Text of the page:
Muscat – The Central Bank of Oman (CBO) on Thursday raised its repo rate for local banks by 75 basis points to 3.0 per cent, moving with US Federal Reserve as Oman’s currency is pegged to the US dollar.
However, at the same time, CBO cautioned local banks not to increase lending rates for consumers as there is sufficient liquidity available in Oman’s financial system.
Oman’s rate hike decision was made after the US Fed increased its key interest rate by 75 basis points on Wednesday, the fourth rate hike in the last four months.
Oman follows a fixed exchange rate regime, and consequently its interest rate is closely aligned with US rates. As a result, CBO’s repo rate increases in tandem with the Fed’s policy rate.
Repo rate is the policy rate that allows commercial banks to borrow short-term liquidity from CBO as the lender of last resort.
‘After the US Fed’s recent announcement to raise its key policy rate, the Central Bank of Oman increased its repo rate for local banks at the similar rate of 75 basis points to 3.0 per cent. CBO has cautioned banks not to increase the cost of borrowing to consumers given ample liquidity in the system,’ the sultanate’s central bank said in a statement.
With a new 75 basis points hike, the US central bank now has raised its key policy rate to the range of 2.25 – 2.50 per cent with subsequent hikes to follow this year in order to address the prevailing inflation in the US, the CBO stated.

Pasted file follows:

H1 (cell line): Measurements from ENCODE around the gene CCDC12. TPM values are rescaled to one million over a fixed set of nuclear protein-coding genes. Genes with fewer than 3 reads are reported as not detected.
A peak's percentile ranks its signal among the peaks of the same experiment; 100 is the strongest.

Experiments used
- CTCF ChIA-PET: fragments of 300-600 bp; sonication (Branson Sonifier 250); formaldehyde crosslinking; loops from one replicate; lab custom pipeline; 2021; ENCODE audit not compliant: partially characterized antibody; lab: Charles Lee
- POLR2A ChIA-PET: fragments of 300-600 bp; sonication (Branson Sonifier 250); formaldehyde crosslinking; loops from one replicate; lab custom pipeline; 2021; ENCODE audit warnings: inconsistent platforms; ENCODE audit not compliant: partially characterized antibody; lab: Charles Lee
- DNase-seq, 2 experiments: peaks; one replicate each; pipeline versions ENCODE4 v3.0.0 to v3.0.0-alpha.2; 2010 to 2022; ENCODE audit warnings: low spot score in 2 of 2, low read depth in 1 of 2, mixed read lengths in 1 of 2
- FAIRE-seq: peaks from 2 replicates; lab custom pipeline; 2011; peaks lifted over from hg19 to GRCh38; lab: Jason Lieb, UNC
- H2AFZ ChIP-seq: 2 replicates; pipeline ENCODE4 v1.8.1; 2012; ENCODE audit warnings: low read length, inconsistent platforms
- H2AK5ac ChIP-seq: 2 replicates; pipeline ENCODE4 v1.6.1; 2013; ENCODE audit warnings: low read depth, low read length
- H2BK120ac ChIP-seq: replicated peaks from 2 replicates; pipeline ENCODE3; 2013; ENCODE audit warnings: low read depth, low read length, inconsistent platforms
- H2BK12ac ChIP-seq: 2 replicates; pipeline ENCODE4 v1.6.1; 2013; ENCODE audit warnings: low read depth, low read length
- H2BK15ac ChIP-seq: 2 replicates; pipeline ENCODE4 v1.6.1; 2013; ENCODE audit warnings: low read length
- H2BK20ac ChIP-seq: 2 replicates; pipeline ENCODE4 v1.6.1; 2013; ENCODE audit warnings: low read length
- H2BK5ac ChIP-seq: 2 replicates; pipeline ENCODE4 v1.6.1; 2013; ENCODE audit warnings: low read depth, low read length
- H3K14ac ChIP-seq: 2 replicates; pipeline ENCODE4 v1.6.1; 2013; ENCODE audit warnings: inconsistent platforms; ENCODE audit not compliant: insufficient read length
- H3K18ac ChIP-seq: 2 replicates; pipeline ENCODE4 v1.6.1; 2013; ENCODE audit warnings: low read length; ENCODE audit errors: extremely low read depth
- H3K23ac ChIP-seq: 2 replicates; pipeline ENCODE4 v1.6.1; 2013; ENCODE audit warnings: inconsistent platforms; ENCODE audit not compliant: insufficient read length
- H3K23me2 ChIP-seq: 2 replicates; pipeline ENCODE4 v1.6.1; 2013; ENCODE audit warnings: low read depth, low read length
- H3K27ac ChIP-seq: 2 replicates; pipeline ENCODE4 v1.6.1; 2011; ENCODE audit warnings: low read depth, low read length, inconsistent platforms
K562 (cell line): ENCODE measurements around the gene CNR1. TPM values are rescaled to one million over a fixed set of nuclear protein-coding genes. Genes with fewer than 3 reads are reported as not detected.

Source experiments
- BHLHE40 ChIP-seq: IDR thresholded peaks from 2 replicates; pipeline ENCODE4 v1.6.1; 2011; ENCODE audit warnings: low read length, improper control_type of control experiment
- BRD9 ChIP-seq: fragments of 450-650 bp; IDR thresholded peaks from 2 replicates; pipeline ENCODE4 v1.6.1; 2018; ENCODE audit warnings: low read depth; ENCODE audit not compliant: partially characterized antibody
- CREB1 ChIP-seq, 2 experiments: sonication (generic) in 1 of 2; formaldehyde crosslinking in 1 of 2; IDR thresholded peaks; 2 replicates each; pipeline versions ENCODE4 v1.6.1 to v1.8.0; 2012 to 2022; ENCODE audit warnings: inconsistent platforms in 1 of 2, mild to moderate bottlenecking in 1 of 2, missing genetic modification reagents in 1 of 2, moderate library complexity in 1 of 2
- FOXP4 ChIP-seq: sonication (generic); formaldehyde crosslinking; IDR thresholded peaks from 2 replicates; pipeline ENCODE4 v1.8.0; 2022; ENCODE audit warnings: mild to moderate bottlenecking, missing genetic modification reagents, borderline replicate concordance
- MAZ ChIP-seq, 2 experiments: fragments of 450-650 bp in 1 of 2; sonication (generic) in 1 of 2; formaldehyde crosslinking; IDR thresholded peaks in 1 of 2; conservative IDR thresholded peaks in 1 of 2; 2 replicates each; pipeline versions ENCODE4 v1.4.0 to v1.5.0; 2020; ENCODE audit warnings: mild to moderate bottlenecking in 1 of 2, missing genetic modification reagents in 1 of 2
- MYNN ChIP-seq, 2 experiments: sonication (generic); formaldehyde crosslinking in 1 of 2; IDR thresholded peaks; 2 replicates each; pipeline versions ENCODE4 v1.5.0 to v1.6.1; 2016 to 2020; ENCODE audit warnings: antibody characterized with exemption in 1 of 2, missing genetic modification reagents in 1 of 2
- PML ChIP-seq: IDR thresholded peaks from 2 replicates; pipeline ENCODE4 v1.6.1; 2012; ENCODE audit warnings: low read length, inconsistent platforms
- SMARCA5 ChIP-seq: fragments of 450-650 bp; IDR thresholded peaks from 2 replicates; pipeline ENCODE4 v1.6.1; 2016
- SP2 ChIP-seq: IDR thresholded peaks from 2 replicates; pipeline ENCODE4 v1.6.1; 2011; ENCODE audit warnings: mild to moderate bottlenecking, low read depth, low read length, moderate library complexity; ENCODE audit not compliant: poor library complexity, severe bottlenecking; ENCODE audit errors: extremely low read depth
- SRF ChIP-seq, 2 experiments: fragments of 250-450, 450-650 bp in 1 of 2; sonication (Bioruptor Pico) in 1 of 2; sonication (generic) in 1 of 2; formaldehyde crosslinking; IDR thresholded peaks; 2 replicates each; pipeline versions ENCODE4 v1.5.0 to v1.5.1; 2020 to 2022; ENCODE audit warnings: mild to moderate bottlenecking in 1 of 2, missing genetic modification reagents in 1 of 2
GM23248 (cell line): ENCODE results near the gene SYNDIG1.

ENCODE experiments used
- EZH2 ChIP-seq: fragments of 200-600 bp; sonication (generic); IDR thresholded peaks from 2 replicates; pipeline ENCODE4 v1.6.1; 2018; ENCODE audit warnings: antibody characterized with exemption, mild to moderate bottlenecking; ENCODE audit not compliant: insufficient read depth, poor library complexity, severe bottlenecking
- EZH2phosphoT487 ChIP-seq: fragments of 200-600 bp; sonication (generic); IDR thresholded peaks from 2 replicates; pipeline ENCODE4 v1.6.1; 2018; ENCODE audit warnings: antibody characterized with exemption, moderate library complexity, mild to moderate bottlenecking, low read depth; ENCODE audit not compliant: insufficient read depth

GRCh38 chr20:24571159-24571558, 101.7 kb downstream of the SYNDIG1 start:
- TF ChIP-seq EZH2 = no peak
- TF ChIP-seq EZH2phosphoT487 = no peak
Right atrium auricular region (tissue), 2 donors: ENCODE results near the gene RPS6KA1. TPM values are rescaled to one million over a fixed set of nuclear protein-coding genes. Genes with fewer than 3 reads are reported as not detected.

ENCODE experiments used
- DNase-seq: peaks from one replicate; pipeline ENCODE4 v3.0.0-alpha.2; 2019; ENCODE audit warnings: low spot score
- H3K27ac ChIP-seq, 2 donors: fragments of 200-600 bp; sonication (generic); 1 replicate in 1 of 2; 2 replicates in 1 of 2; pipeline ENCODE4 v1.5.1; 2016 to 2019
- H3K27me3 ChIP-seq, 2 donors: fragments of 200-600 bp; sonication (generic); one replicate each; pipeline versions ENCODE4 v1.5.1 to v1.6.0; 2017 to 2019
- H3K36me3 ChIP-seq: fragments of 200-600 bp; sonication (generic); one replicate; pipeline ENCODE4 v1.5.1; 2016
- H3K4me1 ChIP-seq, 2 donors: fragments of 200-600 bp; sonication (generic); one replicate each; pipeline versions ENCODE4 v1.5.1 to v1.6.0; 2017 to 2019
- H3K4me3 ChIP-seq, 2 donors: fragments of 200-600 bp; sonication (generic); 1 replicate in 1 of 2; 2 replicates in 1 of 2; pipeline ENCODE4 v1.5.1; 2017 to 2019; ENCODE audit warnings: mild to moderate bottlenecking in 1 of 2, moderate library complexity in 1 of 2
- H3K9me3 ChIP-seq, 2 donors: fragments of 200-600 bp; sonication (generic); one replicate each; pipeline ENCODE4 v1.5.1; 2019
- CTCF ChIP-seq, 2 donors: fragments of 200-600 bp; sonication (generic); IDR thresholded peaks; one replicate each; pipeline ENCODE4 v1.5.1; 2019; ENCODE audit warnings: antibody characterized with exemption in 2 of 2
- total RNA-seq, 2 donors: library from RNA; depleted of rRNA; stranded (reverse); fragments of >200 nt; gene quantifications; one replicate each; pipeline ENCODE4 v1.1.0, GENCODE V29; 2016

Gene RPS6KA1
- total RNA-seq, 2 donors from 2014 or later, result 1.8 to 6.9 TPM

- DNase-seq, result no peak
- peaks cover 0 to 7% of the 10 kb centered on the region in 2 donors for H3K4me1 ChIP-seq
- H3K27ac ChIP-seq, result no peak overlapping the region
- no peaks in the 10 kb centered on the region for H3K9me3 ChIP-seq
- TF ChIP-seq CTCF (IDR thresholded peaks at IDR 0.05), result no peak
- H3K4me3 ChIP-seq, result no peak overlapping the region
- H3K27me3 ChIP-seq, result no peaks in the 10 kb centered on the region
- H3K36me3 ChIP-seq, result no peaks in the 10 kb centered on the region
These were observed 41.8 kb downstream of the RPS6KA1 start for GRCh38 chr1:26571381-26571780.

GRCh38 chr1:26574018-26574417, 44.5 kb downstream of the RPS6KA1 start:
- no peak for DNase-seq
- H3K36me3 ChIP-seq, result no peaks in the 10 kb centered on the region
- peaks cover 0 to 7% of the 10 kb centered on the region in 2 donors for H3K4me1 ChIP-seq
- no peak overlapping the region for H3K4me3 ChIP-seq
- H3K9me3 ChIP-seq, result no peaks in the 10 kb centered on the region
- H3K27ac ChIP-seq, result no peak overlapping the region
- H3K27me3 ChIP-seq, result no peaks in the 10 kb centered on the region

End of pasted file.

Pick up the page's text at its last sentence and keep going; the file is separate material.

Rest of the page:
Following the lead of the US Fed, Oman has raised its policy rate to 3.0 per cent in four successive rate revisions this year.
‘The current changes in policy rate have not yet reflected in the retail interest rates. However, a further hike in rates may raise the borrowing costs in Oman,’ CBO warned in its recently released Financial Stability Report 2022.
As GCC states keep their currencies pegged to the US dollar, other GCC central banks also lifted their policy rates by mostly 75 basis points on Wednesday.
The central banks of Saudi Arabia, the UAE, Qatar and Bahrain raised their key rates by 75 basis points to 3.0 per cent, 2.4 per cent, 3.0 per cent and 3.25 per cent, respectively.
Kuwait, the only GCC state that ties its currency to a basket rather than just the US dollar, raised its key rate by 25 basis points to 2.5 per cent, according to a Reuters report.